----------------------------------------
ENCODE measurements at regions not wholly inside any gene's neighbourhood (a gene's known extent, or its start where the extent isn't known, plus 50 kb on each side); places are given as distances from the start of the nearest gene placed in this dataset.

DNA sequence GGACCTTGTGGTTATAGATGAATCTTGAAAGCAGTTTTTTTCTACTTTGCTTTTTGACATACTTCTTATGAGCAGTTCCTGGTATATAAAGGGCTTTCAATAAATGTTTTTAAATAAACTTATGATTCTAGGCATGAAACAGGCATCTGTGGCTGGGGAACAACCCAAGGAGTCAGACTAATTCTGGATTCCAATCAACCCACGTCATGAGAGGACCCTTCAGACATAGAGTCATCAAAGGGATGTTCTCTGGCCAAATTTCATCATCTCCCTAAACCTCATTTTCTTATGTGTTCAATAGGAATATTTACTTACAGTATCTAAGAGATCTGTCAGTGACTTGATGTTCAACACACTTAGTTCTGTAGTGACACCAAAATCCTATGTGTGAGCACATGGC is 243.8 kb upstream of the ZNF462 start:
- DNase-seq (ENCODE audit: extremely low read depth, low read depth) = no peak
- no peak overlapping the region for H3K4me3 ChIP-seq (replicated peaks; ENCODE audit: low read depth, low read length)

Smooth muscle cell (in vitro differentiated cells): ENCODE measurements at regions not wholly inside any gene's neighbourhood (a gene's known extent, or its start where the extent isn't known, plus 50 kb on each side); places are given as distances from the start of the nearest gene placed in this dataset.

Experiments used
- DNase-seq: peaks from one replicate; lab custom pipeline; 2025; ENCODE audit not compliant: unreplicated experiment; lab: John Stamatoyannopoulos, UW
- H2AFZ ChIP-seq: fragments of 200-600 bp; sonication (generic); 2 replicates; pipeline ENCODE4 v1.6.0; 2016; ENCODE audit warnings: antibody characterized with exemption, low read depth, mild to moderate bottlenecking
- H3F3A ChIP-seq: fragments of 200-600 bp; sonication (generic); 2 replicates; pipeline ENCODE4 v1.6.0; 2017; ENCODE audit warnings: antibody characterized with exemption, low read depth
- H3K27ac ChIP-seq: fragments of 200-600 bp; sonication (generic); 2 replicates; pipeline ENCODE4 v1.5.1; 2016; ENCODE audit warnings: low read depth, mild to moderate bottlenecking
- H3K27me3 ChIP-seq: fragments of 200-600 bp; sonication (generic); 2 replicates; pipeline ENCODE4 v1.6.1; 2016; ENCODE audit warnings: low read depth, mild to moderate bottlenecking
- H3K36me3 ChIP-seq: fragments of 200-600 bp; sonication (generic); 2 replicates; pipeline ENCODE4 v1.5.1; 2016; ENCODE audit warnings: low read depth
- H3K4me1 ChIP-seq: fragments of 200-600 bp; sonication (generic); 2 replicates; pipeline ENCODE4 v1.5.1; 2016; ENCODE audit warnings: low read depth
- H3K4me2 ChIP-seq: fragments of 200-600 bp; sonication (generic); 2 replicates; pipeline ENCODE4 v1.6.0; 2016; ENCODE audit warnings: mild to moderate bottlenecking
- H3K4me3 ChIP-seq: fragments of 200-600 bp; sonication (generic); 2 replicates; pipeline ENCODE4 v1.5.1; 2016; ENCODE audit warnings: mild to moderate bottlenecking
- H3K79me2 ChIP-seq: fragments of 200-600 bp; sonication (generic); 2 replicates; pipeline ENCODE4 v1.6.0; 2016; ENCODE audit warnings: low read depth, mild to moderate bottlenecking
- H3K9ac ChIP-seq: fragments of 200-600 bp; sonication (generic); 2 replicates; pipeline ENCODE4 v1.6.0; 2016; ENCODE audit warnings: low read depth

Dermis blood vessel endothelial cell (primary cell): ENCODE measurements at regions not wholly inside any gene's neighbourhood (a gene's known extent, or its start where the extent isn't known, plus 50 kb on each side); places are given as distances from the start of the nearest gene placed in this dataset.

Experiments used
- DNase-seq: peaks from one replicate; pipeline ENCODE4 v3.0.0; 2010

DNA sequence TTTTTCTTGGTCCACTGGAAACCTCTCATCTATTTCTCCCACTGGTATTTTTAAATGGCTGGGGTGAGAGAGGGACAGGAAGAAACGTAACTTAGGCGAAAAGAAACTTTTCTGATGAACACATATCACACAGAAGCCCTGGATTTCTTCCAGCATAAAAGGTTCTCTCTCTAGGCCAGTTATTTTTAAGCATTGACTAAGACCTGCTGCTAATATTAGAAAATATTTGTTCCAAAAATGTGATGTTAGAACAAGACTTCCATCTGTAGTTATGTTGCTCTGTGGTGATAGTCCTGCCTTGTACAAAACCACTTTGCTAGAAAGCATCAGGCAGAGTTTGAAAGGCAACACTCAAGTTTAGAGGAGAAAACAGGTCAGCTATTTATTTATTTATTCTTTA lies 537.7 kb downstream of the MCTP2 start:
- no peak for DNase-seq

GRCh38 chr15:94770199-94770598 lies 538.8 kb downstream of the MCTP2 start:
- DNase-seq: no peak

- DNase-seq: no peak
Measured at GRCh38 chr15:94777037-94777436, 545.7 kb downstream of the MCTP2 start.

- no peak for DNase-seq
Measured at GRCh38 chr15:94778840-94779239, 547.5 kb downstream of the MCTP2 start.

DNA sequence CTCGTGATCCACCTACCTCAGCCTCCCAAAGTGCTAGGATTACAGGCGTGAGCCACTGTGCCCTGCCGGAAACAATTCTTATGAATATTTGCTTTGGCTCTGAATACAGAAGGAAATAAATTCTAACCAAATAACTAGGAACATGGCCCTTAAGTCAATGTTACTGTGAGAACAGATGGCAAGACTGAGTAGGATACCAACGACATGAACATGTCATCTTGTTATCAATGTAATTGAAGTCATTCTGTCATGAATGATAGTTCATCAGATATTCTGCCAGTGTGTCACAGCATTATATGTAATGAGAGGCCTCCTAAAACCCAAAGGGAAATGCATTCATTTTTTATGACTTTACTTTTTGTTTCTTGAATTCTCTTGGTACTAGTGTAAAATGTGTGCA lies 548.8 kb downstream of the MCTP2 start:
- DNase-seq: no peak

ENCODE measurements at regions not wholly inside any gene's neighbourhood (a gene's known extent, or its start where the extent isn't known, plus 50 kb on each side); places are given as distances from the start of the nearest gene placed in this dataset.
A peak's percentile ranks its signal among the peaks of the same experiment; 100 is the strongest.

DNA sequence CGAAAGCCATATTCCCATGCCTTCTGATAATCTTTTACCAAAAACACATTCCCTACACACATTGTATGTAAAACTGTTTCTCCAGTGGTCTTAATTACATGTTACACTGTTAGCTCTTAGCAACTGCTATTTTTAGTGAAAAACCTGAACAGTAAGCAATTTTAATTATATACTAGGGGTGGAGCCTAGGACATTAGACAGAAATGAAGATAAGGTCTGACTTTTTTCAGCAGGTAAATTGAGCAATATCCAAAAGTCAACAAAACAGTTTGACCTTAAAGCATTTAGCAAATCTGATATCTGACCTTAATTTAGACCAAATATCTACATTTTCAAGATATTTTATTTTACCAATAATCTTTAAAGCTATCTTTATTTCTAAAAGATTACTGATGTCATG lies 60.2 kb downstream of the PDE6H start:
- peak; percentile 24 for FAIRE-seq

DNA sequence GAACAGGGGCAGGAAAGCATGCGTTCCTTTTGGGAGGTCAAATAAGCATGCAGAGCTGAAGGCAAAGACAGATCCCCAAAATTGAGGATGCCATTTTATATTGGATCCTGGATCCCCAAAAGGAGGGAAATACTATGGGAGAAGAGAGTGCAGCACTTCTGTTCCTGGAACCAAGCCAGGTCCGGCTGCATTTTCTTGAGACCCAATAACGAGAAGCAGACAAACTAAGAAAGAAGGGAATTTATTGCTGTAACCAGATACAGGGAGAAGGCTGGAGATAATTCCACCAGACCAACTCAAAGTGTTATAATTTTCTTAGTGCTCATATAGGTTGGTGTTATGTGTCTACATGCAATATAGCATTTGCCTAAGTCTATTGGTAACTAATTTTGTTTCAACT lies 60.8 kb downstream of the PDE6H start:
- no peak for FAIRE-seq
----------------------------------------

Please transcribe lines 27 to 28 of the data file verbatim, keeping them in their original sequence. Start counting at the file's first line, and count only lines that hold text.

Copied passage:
- no peak for DNase-seq
Measured at GRCh38 chr15:94778840-94779239, 547.5 kb downstream of the MCTP2 start.